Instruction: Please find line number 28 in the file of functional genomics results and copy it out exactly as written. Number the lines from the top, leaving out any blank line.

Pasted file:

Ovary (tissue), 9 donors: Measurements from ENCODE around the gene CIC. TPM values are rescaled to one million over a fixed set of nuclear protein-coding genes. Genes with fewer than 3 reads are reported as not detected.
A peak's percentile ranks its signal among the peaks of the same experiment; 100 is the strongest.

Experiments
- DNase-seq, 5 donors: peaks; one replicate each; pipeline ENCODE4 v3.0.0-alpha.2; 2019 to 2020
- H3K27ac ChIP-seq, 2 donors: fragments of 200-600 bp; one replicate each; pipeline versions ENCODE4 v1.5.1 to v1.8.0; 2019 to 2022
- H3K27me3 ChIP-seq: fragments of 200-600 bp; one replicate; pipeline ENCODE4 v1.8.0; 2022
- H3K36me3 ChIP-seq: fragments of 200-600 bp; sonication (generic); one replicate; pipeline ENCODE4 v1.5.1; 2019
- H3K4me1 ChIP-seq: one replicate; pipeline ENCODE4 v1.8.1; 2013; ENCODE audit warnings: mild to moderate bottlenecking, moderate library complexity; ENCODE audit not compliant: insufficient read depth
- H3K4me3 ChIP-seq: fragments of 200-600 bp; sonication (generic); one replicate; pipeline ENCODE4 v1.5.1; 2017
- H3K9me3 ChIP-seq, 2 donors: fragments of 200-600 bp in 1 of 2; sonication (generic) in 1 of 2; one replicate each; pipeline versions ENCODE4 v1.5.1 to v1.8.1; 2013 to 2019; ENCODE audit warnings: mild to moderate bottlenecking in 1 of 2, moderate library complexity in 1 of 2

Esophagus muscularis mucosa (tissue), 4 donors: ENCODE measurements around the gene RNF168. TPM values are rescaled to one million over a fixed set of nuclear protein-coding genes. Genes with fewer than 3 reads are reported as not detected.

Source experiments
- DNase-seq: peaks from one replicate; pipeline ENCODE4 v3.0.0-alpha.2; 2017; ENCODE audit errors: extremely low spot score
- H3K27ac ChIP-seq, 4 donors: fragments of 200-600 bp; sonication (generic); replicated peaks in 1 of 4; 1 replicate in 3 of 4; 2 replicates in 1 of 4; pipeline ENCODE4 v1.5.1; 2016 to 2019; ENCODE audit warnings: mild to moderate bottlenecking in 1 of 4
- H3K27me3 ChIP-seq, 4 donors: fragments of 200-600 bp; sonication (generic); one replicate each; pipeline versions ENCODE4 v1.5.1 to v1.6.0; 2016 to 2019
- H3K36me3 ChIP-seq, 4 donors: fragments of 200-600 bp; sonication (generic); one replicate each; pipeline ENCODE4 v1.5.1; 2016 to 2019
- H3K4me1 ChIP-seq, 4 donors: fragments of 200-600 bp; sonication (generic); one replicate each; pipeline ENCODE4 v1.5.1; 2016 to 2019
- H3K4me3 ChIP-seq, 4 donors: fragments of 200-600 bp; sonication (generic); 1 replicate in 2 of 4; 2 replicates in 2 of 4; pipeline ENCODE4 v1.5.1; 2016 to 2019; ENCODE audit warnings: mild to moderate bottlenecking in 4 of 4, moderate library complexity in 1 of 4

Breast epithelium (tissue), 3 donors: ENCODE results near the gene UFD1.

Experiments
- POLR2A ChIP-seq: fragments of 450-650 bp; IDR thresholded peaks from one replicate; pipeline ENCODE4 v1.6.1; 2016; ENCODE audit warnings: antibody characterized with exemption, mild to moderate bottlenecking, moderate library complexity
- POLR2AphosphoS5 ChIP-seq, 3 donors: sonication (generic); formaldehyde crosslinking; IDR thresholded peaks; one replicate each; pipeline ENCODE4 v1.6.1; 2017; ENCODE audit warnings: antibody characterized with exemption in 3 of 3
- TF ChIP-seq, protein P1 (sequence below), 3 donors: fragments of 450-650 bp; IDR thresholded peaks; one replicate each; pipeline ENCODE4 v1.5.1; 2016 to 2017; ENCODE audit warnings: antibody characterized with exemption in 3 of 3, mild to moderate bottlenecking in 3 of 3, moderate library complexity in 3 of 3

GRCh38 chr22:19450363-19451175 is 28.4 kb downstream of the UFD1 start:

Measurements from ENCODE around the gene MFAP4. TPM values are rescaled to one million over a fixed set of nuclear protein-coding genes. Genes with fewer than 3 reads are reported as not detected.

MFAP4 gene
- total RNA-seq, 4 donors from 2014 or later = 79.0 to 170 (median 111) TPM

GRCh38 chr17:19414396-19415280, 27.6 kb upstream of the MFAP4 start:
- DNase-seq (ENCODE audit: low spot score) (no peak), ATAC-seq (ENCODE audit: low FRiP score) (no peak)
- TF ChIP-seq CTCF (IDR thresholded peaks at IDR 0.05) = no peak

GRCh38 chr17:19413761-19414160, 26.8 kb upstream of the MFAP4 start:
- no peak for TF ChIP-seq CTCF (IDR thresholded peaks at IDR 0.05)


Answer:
GRCh38 chr17:19414396-19415280, 27.6 kb upstream of the MFAP4 start: